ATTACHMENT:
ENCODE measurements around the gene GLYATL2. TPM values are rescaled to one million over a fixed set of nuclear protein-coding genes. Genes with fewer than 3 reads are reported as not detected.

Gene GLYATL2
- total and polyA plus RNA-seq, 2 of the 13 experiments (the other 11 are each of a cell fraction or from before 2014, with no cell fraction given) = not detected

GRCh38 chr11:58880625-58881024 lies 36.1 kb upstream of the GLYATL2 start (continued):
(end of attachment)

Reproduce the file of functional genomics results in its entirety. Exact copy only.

ENCODE measurements around the gene GLYATL2. TPM values are rescaled to one million over a fixed set of nuclear protein-coding genes. Genes with fewer than 3 reads are reported as not detected.

Gene GLYATL2
- total and polyA plus RNA-seq, 2 of the 13 experiments (the other 11 are each of a cell fraction or from before 2014, with no cell fraction given) = not detected

GRCh38 chr11:58880625-58881024 lies 36.1 kb upstream of the GLYATL2 start (continued):